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second officer


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WordReference Random House Learner's Dictionary of American English © 2015
sec•ond1 /ˈsɛkənd/USA pronunciation  adj. 
  • next after the first;
    next after the first in place, time, etc.:the second person in command.
  • [before a noun] alternate:every second week.
  • Music and Dance[before a noun] (in music) being the lower of two parts for the same instrument or voice:second alto.
  • [before a noun] other; another:The judge was like a second Solomon.

  • n. 
  • [countable] one who aids or supports another.
  • Automotive[uncountable] second gear:The gearshift sticks when I try to shift into second.
  • Usually,seconds. [plural] an additional helping of food:Can we have seconds on the turkey?
  • (in parliamentary procedure) [countable]
    • one who expresses formal support of a motion.
    • an act or instance of such support:There is a motion before you; do I hear a second?
  • Business[countable] Usually,seconds. [plural] goods of less than the highest quality.

  • v. [+ object]
  • Government(in parliamentary procedure) to express formal support of (a motion, etc.), as a necessary step before further discussion or voting:I second the motion.

  • adv. 
  • in the second place:The catcher is batting second.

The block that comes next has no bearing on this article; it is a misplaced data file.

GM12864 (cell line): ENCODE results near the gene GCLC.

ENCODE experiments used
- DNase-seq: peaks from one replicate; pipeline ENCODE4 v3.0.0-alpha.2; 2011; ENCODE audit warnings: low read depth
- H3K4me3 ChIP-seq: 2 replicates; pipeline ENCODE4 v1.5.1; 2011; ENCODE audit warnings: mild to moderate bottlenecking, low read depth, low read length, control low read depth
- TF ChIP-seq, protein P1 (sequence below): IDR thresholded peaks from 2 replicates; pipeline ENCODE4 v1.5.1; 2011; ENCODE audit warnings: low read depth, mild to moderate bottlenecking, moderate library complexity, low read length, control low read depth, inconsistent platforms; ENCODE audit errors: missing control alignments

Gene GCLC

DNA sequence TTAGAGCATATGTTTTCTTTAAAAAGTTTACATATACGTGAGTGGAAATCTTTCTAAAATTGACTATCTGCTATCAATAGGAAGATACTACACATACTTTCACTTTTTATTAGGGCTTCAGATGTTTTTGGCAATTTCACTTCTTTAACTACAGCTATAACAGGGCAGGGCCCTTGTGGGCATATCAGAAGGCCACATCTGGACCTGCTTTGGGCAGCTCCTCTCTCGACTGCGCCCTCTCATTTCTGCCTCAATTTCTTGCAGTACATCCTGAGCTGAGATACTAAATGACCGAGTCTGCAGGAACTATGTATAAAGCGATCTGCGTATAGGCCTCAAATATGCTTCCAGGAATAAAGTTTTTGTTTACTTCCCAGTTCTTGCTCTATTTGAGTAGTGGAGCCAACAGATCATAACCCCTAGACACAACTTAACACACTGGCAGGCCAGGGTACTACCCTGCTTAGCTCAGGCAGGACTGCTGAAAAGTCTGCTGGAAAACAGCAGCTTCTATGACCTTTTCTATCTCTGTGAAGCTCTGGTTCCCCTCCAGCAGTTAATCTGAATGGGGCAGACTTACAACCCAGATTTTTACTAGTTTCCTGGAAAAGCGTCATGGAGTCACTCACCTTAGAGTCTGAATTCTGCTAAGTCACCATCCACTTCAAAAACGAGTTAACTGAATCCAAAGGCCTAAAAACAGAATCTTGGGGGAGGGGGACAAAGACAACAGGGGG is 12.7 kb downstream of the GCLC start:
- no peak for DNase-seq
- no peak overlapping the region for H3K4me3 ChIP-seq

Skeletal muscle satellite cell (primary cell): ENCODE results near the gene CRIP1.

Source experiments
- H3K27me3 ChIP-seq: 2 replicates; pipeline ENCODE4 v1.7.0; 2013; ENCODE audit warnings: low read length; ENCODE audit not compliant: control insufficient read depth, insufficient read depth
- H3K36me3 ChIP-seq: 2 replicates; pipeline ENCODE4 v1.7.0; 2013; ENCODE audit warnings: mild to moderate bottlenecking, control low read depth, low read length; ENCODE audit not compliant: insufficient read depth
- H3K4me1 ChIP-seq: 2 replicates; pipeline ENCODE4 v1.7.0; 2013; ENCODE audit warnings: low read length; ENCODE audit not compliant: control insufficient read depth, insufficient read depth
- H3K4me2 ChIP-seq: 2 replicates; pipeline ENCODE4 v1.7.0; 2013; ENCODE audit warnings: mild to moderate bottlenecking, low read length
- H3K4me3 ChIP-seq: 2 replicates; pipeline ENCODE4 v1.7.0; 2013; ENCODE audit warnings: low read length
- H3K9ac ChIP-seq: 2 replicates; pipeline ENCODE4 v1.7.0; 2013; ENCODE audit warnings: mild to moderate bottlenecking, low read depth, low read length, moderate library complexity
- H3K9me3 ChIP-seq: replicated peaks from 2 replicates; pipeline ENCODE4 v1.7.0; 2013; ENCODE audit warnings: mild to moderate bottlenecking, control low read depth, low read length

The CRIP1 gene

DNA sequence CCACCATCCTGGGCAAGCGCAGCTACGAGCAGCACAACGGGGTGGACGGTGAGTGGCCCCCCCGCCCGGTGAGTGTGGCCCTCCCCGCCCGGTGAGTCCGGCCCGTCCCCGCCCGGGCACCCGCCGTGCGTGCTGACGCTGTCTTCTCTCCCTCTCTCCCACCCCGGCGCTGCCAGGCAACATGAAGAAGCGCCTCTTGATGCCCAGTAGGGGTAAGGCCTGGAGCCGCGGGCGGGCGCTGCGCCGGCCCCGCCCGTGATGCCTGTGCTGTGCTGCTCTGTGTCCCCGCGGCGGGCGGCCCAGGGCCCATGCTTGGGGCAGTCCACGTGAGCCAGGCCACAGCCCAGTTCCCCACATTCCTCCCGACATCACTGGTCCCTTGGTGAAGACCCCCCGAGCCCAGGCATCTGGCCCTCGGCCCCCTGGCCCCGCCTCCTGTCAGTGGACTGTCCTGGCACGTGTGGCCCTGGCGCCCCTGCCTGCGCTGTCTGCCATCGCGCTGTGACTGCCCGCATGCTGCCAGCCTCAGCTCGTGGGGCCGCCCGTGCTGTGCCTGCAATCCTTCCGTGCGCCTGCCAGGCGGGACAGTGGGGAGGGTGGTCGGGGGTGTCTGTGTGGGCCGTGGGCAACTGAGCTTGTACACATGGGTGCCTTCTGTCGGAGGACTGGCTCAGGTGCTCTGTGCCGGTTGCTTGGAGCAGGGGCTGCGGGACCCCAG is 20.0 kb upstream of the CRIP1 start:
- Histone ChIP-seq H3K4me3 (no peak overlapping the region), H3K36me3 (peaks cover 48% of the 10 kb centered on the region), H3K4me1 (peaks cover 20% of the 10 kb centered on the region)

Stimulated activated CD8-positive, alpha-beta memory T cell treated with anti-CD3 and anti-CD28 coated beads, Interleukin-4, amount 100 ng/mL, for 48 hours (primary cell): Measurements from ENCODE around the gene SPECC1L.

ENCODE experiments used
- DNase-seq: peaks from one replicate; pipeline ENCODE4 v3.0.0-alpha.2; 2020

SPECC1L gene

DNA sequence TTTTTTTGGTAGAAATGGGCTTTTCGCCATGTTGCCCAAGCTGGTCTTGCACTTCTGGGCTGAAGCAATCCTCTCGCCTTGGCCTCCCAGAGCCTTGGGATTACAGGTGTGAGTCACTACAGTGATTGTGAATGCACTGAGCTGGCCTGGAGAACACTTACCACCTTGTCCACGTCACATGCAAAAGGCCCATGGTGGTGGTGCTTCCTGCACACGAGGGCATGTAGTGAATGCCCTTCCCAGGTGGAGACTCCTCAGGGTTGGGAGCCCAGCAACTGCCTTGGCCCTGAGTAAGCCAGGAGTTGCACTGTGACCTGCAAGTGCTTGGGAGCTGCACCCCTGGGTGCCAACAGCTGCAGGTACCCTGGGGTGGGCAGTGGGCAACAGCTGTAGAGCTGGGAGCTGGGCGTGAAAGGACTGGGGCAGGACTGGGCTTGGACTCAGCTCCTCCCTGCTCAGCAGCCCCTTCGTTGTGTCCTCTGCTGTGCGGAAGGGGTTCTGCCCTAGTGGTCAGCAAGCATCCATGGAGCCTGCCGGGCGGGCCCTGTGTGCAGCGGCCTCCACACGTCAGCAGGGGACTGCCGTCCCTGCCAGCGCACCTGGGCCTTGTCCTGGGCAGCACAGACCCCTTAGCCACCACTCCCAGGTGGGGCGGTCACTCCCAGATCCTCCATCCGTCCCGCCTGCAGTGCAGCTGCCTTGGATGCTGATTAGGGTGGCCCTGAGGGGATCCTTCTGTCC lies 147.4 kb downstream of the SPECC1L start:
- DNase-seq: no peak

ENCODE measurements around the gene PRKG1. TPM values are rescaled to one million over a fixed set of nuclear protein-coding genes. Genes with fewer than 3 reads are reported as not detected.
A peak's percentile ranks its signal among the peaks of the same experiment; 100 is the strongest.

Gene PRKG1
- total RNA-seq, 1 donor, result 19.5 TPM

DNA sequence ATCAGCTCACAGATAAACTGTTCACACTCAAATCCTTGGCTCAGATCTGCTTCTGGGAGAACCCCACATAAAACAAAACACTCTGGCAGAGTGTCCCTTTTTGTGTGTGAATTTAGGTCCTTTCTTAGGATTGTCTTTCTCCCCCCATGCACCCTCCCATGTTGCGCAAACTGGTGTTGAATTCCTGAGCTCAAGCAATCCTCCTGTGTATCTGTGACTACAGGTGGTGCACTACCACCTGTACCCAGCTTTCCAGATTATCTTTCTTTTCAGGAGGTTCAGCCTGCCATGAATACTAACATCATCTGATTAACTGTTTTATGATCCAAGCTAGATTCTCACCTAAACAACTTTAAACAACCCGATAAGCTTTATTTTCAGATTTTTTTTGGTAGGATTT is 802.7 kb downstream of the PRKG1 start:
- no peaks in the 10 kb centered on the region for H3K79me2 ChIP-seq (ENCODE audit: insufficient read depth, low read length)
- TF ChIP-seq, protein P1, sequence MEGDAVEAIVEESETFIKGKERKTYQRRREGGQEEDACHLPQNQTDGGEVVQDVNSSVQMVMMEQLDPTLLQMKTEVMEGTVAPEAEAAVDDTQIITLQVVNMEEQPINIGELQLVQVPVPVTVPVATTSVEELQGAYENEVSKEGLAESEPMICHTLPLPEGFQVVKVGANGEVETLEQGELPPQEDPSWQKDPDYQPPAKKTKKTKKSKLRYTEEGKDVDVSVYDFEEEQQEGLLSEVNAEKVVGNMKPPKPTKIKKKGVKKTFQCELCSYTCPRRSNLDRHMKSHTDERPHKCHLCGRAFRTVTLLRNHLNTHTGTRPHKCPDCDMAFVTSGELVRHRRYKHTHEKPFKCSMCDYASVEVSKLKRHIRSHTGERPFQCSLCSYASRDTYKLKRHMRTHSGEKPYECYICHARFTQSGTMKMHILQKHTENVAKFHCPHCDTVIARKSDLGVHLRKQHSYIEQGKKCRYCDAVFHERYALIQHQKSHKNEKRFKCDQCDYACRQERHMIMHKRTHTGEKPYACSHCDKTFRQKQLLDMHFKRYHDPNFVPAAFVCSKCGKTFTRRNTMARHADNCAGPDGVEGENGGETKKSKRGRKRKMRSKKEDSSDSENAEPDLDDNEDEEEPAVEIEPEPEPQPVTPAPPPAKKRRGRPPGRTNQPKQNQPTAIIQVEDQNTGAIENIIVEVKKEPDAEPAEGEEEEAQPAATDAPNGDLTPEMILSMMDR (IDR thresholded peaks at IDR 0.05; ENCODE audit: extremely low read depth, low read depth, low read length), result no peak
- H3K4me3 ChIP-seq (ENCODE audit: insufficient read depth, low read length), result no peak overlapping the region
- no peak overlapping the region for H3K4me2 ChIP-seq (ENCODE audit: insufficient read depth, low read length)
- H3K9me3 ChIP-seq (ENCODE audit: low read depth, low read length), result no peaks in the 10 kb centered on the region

• idiom
    1. second to none, [often: be + ~] very good; the best:an athlete who is clearly second to none.

    sec•ond•ly, adv. 

    sec•ond2 /ˈsɛkənd/USA pronunciation   n. [countable]
    1. Timethe sixtieth part of a minute of time.
    2. a moment or instant:It takes only a second to phone.
    3. Mathematicsthe sixtieth part of a minute of a measure of an angle, often represented by the sign ʺ, as in 30ʺ, which is read as "30 seconds.''

    WordReference Random House Unabridged Dictionary of American English © 2015
    sec•ond1  (sekənd), 
    adj. 
    1. next after the first;
      being the ordinal number for two.
    2. being the latter of two equal parts.
    3. next after the first in place, time, or value:the second house from the corner.
    4. next after the first in rank, grade, degree, status, or importance:the second person in the company.
    5. alternate:I have my hair cut every second week.
    6. inferior.
    7. Grammar[Gram.]noting or pertaining to the second person.
    8. Music and Dance[Music.]being the lower of two parts for the same instrument or voice:second horn; second alto.
    9. other or another:a second Solomon.
    10. Automotive[Auto.]of, pertaining to, or operating at the gear transmission ratio at which drive shaft speed is greater than that of low gear but not so great as that of other gears for a given engine crankshaft speed:second gear.

    n. 
  • a second part.
  • the second member of a series.
  • a person who aids or supports another; assistant;
    backer.